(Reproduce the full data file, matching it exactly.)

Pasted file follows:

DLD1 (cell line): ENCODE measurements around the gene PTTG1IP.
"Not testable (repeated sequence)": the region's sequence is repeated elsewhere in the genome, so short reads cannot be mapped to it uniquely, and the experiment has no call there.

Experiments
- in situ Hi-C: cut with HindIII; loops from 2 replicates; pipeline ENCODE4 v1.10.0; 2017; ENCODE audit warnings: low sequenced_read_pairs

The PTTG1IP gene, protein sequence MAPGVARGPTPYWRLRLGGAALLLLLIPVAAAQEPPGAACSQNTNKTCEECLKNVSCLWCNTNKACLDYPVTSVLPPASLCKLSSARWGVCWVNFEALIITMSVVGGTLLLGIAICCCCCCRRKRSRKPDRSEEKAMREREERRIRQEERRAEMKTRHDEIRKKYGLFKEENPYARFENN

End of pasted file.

DLD1 (cell line): ENCODE measurements around the gene PTTG1IP.
"Not testable (repeated sequence)": the region's sequence is repeated elsewhere in the genome, so short reads cannot be mapped to it uniquely, and the experiment has no call there.

Experiments
- in situ Hi-C: cut with HindIII; loops from 2 replicates; pipeline ENCODE4 v1.10.0; 2017; ENCODE audit warnings: low sequenced_read_pairs

The PTTG1IP gene, protein sequence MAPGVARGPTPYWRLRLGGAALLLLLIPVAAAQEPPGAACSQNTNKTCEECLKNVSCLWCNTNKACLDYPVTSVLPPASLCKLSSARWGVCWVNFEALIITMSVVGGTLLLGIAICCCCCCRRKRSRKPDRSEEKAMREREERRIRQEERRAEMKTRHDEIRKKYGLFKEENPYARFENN